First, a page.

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Wednesday, September 18, 2013

The Temperature of the Heart: Sword Art Online 7

A trip to get a new sword leaves Kirito battling a dragon and his fears. (Source: Crunchyroll)
Spoiler warning: Review contains spoilers for the seventh episode of Sword Art Online. Remember - no spoilers beyond the Toonami broadcast!
Meet Lisbeth. Apparently the best smith around, and arguably the most adorable smith in all of Aincrad. In her shop at the 48th floor, her customers include members of the assault team. Her hand-crafted swords are second to known. 

She is about to get sucked into the whirling lone wolf maelstrom of emotions and pouting that is Kirito. Let us form a prayer circle for dear Lisbeth; she is going to need it.
In my previous Sword Art Online review, I had read the episode title and called a love triangle imminent. I was wrong, of course, but in ways I will explain later that aren't so obvious at the start of the episode. 

No, the episode at the start is pretty straightforward: Kirito needs a new, better sword so Kirito goes to Lisbeth's shop - and in the middle of testing her masterpiece of a blade, ends up breaking the young lady's greatest accomplishment as a smith. Whoops?

So they end up going together on a quest to defeat a dragon and steal his magic ore poop - because SAO apparently wasn't reaching the minimum requirement of scat jokes to be a proper RPG anime or something. It is during this quest that Lisbeth's kokoro starts going doki-doki for Kirito's aloof loner shtick. Naturally, because this is Sword Art Online and everyone's lives suck, this will not end well. Oh, and they get dropped into a deep hole that is pretty much inescapable because ICE WALLS.
Okay, that's terribly unfair of me. I wouldn't call Lisbeth a love sick teenager so much as a young girl who is scared of dying in a digital world and made a connection with a nice boy during a moment of mortal terror. And therefore, I can't really blame her for losing her mind - and her heart - over Kirito. I just wish that when push came to shove and the dragon came bearing down on her, Lisbeth didn't lose her head and become useless.
This girl spends her days surrounded by swords; don't you think she'd be pretty good at using them? Lisbeth would probably have to test them out in battle scenarios so she can make sure they are combat ready. And she's located in a pretty high level. I'm sure Lisbeth didn't reach level 48 on her looks alone; that's not really how Aincrad works. Maybe she's gotten so far because of her smithing skills but you don't survive in Aincard without some fighting chops.
Kirito was, well, Kirito. An awkward, broody loner who helps everyone and joins no one. Personally, I would like to know what was wrong with Elucidator that he had to replace it. Or did he really think it wouldn't be enough to beat the final boss? Still, he looks good with Dark Repulsor, even though when he swings it, it looks like he's using the pixel sword from Fruit Ninja. We can't win them all, Kirito.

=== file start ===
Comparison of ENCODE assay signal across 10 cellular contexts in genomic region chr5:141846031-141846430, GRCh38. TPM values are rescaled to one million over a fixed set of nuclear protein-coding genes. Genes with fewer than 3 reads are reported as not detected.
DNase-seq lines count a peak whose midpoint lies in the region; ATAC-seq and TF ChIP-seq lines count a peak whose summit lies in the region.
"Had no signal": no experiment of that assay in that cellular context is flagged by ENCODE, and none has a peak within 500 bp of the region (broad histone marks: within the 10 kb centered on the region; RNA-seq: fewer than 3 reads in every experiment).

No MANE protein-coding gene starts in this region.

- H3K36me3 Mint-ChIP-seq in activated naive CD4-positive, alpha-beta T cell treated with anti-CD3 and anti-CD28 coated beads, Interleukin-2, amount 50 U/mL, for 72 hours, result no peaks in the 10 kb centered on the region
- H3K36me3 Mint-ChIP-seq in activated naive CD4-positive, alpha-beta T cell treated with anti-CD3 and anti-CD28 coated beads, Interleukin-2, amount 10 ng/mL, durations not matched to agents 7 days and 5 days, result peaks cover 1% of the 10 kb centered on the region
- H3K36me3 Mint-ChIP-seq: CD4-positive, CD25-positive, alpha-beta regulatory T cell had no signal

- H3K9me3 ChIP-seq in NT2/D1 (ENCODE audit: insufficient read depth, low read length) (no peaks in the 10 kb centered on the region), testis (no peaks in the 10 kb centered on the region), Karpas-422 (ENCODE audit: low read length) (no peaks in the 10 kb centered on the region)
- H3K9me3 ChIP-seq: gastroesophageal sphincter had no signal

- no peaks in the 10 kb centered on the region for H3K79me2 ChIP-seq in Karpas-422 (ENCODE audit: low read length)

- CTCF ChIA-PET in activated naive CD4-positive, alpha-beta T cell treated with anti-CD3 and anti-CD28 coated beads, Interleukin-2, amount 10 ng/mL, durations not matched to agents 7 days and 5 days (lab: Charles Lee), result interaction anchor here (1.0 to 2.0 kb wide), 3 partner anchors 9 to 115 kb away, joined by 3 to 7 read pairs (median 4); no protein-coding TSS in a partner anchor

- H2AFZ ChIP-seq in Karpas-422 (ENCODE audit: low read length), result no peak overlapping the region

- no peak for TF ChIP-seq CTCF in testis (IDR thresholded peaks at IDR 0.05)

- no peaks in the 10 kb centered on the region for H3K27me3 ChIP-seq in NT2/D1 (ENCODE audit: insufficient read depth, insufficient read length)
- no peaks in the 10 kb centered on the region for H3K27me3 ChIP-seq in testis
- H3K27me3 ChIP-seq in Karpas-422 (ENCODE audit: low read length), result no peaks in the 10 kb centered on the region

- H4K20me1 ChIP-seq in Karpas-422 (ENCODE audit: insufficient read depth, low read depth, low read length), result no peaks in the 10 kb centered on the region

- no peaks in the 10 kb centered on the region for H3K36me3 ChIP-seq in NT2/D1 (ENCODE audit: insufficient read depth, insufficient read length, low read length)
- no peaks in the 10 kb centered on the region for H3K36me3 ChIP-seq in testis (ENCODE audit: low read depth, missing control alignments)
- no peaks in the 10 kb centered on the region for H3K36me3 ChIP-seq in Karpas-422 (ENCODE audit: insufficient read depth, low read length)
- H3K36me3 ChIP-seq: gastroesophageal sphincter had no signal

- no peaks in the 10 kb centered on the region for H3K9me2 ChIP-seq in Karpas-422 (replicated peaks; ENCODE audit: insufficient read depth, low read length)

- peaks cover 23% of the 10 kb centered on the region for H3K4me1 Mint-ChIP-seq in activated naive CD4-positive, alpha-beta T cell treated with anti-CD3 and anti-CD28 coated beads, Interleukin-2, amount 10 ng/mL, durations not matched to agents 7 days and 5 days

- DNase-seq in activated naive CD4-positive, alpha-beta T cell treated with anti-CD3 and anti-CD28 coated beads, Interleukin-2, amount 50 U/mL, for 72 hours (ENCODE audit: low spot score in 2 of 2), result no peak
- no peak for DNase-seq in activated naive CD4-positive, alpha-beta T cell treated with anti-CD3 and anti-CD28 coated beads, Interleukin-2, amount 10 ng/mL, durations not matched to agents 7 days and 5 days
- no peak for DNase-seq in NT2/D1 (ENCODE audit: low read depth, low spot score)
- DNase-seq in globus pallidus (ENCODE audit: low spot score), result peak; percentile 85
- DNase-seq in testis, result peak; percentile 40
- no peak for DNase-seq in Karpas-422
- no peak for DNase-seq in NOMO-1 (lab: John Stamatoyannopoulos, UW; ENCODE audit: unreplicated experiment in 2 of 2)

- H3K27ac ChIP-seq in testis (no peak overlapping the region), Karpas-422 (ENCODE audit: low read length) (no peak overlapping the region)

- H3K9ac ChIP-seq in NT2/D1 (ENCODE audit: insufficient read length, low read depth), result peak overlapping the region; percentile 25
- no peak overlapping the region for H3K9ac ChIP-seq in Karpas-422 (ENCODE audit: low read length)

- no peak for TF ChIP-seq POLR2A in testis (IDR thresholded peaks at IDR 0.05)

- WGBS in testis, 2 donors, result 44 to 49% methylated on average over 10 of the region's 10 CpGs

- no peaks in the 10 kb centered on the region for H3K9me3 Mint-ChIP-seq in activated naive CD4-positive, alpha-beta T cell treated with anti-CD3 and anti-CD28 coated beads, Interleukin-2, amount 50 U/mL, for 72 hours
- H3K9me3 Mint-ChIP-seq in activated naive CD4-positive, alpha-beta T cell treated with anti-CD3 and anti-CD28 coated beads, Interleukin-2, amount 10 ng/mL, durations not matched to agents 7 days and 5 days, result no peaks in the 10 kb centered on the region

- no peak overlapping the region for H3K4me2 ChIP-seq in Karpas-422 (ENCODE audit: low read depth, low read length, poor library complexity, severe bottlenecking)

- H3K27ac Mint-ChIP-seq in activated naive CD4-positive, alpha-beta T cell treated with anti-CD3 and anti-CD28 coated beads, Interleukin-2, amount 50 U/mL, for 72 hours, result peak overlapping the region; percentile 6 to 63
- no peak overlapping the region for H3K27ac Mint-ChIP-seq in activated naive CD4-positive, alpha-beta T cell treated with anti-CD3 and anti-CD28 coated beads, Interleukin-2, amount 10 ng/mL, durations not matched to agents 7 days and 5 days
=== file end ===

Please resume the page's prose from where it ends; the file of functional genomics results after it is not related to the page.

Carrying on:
Kirito is also apparently a serial heart breaker, although at least he's gentle about it. How do you hold a girl's hand in a dangerous scenario and not think of anything about it? He does a lot of acting without thinking and is used to having to clean up his own messes afterward, which shouldn't be necessary. If he really cares about Asuna - and I mean really cares­ - he should make that obvious before he reaches the top level.
Oh God, this isn't going to be a series where Asuna and Kirito bicker and fight and inwardly love each other so very very much but don't actually do anything about it because they're awfully dense about their own feelings regarding their comrade in arms? I don't know how much unresolved romantic tension I can take! It doesn't help that, so far, Kirito does not have any other viable romantic options other than Asuna. It's her or 'forever alone', bro. And we know Kirito totally digs her, so . . . ?
I think the best part about "The Temperature of the Heart" was the confirmation by both Lisbeth and Kirito that the world of Aincrad is as real as the outside world, even though it is digital. People live and die, fall in and out of love, are hurt and feel pain. There are people opening up shops and pursuing careers and going on quests and literally living within the guidelines of SAO. 

In short: to deny that the experiences of players in Aincrad are less than genuine would be foolish and plain wrong. After all, Kirito isn't risking everything to save a bunch of pixels. He's doing this to save a lot of very genuinely human lives.
Kirito has re-vowed to bring the game to an end so that everyone can return to their original lives in the 'real world'. This supposed lone wolf has continually shown he works best with other people and can't help but lend his services to those who are in need. Now it's up to Kirito to save his friends from this digital prison and its mad creator. Let's hope the path to the top floor isn't littered with real bodies.